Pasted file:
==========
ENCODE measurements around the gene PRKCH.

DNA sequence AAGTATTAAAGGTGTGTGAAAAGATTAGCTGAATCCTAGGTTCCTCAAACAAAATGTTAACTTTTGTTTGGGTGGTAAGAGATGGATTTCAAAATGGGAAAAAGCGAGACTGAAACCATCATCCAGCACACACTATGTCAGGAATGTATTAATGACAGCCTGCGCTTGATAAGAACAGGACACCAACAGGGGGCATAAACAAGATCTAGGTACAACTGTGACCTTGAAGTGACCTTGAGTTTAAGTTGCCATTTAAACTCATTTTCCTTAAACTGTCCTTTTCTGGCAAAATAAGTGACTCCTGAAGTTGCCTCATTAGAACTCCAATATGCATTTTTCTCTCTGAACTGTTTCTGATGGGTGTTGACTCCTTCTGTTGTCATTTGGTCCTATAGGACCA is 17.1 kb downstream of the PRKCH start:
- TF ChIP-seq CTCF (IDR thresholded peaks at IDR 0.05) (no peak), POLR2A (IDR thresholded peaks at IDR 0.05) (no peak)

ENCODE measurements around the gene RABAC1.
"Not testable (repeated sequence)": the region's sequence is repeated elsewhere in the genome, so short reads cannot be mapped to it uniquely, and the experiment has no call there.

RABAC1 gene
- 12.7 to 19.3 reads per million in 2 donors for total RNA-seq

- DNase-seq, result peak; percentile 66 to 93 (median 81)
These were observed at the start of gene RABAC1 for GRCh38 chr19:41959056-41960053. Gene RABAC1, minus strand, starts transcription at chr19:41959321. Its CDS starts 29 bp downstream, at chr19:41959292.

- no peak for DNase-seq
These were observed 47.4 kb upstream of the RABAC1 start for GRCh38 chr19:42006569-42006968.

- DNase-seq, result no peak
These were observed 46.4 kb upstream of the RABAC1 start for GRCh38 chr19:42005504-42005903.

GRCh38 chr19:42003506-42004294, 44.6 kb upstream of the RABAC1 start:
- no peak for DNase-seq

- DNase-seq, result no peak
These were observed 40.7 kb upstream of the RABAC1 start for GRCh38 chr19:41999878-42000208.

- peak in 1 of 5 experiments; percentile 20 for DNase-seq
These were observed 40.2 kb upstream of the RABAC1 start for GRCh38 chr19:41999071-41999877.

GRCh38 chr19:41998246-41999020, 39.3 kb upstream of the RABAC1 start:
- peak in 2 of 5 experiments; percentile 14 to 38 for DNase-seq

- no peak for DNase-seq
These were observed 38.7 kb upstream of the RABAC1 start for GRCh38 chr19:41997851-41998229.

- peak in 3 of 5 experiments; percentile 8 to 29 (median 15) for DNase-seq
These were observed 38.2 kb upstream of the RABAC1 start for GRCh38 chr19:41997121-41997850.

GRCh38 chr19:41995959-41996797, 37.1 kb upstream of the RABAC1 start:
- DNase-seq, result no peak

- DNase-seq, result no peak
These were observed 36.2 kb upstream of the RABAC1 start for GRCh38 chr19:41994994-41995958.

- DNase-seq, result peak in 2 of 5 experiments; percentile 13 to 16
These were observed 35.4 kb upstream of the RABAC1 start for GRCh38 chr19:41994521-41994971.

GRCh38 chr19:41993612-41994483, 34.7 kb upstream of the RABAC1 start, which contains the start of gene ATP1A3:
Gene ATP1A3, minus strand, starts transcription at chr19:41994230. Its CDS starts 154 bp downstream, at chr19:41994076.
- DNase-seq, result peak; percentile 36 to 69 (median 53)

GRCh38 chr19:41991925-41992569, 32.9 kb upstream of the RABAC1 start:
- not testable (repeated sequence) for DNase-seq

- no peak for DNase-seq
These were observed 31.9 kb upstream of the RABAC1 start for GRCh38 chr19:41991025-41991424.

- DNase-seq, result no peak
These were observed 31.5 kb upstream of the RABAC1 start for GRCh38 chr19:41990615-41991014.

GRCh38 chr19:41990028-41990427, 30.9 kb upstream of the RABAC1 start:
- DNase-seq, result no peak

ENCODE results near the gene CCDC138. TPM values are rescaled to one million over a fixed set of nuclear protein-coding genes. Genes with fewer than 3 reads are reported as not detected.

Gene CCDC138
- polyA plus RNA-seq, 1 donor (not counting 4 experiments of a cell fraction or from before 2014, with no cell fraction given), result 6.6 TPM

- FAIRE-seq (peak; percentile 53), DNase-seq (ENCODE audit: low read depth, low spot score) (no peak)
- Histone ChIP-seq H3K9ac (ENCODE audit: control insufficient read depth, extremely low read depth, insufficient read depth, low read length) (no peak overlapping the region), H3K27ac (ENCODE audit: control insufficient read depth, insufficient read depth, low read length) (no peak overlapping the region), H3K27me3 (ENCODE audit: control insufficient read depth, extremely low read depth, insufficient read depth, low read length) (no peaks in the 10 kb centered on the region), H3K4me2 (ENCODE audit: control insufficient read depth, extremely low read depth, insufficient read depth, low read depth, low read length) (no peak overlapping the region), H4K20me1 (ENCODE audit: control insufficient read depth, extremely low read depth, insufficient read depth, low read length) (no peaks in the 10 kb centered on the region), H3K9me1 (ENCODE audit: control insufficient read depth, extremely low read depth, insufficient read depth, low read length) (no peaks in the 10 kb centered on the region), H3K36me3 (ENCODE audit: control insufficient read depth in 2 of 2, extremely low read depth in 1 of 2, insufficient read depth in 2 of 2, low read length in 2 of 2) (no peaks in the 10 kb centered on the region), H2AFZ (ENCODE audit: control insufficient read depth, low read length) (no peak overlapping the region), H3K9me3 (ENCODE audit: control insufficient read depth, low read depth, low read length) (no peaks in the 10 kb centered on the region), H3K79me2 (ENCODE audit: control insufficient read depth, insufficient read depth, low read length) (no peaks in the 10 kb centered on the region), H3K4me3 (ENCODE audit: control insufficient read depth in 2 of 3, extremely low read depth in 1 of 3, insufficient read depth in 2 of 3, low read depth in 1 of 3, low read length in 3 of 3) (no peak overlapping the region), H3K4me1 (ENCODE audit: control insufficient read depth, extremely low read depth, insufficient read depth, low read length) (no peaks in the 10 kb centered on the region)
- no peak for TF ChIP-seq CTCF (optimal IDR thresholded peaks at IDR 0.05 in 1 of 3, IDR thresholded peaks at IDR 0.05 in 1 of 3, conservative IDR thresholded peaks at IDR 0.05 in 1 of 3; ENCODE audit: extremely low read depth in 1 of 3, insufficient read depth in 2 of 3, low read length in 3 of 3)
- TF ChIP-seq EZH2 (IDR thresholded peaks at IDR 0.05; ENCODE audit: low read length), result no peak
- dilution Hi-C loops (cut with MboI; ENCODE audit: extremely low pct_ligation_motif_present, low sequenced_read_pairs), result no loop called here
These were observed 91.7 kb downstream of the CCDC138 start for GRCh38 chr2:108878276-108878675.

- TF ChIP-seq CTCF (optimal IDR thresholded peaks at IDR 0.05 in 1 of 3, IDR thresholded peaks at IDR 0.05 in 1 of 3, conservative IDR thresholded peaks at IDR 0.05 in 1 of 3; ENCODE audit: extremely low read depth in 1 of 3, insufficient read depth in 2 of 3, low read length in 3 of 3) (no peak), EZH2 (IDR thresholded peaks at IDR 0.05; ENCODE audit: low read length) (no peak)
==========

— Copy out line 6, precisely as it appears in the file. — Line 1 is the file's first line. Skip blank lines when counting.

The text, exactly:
RABAC1 gene